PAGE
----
Writ of Attachment
A writ of attachment is a form of prejudgment process in which the court orders the seizure or attachment of property specifically described in the writ. Such property is seized and maintained in the custody of a designated official, usually the U.S. Marshal, under order and supervision of the court. A writ of attachment is commonly used by a plaintiff to secure a contingent lien on a defendant's property in the event that the plaintiff obtains a judgment against the defendant.
There are various types of attachments including garnishment, sequestration and replevin.
The writ is normally limited to execution within the state in which the district court is held unless extended by federal statute, rule or court order.
The clerk of the U.S. District or Bankruptcy Court issues a writ, under seal, at the request of a party, upon order of a judge.
The writ is served by a U.S. Marshal or another person, presumably a law enforcement officer, specially appointed by the court under the Federal Rules of Civil Procedure, Rule 4.1(a).
Manner of Service A U.S. Marshal will serve a writ according to the instructions contained in it and in accordance with state law, which governs procedures for attachment. The requesting party may be ordered to provide an indemnity bond and an advance deposit to cover the U.S. Marshal's estimated out-of-pocket expenses. The requesting party should accompany the U.S. Marshal in executing the writ in case questions arise during the execution.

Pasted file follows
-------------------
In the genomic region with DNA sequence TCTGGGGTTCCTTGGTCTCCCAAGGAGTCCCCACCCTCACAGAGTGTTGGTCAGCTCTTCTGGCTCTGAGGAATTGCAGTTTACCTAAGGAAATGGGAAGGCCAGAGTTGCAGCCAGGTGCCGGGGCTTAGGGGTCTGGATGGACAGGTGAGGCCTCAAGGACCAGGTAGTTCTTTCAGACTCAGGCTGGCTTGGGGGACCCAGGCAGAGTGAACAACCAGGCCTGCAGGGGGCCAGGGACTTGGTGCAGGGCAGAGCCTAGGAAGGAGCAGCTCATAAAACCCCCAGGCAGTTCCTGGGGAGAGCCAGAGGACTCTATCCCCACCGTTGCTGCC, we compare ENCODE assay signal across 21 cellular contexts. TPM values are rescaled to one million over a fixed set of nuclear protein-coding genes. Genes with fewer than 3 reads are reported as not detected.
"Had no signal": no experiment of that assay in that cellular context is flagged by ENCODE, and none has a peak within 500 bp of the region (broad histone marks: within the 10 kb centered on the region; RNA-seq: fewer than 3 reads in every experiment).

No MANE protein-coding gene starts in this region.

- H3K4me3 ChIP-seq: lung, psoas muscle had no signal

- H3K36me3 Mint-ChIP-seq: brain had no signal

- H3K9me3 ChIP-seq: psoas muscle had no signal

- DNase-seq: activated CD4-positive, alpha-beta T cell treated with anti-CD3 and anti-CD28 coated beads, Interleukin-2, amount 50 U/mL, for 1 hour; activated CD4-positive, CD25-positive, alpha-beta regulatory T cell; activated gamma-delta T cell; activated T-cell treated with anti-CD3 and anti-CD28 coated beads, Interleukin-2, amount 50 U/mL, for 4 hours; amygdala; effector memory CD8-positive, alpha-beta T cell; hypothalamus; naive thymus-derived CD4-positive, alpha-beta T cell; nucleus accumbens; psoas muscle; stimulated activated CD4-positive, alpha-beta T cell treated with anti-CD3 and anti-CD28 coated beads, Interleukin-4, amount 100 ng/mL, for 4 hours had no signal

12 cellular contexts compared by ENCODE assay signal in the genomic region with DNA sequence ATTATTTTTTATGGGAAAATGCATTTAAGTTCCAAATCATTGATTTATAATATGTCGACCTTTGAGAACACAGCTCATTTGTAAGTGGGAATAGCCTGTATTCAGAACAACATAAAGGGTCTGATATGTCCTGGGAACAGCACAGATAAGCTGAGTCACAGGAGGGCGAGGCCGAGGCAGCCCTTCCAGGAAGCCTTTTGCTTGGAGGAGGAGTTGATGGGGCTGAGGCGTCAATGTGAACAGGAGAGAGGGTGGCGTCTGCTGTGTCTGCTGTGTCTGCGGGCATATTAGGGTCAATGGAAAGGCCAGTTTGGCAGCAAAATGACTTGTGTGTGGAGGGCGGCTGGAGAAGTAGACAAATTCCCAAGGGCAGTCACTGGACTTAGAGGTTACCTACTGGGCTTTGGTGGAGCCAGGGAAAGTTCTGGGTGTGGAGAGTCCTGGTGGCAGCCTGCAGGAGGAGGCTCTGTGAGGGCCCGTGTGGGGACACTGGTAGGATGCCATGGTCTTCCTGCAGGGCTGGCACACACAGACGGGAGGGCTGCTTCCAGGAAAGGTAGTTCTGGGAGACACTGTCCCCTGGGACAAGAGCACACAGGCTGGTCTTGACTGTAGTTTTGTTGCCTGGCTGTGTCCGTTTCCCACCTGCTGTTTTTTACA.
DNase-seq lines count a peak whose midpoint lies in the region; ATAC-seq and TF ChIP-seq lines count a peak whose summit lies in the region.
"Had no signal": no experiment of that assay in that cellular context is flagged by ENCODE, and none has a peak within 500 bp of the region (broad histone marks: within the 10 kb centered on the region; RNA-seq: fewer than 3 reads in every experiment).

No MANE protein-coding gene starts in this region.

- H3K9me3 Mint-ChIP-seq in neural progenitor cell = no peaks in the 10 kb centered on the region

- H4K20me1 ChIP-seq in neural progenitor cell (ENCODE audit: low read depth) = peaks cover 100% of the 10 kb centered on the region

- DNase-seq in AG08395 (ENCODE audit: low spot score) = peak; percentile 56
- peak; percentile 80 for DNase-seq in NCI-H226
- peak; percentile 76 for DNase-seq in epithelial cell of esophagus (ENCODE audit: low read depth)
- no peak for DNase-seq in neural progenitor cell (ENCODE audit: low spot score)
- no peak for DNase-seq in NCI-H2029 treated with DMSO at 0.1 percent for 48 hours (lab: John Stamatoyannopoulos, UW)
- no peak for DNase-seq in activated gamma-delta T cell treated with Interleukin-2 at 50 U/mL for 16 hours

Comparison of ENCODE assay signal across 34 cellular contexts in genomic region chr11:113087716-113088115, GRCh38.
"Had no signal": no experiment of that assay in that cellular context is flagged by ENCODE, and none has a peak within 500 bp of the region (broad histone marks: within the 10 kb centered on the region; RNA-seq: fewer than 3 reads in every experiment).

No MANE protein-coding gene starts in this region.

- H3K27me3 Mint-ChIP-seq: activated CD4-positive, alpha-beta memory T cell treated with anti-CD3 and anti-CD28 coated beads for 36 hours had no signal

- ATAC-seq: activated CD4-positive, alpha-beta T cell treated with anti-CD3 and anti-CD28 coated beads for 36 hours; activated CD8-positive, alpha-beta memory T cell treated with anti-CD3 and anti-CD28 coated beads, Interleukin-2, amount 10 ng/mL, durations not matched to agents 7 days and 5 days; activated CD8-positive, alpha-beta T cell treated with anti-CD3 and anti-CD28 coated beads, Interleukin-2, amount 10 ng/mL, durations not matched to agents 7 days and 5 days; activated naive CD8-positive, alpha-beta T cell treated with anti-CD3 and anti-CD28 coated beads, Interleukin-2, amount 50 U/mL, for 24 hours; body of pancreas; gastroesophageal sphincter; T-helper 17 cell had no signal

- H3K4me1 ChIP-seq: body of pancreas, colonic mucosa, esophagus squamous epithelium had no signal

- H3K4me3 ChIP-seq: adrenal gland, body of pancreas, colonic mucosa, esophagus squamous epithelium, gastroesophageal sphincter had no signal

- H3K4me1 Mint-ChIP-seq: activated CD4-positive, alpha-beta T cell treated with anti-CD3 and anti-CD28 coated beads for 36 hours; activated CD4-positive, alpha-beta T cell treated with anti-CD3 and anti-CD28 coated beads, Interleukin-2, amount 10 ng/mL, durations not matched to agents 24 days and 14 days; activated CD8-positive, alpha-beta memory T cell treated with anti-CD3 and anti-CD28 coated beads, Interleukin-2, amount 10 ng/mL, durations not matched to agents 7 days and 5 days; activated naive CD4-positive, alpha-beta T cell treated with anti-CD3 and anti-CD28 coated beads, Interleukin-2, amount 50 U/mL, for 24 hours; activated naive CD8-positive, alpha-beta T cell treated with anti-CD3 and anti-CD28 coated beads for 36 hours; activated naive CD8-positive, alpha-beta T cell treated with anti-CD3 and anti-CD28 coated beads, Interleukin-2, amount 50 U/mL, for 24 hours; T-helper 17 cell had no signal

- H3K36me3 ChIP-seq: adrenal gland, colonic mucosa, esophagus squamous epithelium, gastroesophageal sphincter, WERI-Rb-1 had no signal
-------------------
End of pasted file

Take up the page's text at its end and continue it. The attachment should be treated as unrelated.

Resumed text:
Generally, the U.S. Marshal will maintain custody of the attached property under court supervision. Alternatively, the requesting party may be named substitute custodian for the U.S. Marshal and maintain direct responsibility for custody of the attached property, either by court order or by written agreement with the U.S. Marshal. If the requesting party has arranged for moving or storage of the property, he or she must provide the U.S. Marshal with written proof that the storage fees have been paid and adequate insurance against loss or damage has been obtained as evidenced by an insurance certificate.
In addition, if the requesting party is named substitute custodian, he or she must provide a custodian, and he or she must provide the U.S. Marshal with a signed statement holding the U.S. Marshal harmless for any damages incurred as a result of the seizure while the property is in his or her custody.
The individual who effects service will provide proof of service by recording on the writ a description of the action taken according to the instructions contained in it.
Note: The information related to the service of court process that is contained on this web site is general information and not intended to be an exhaustive or definitive explanation or depiction of Federal rules of procedures for the service of process. Readers are directed to the Federal Rules of Criminal and Civil Procedure; personal legal counsel; the United States Code, Titles 18 and 28; their local U.S. Attorney's Office and District Court for specific, authoritative guidance.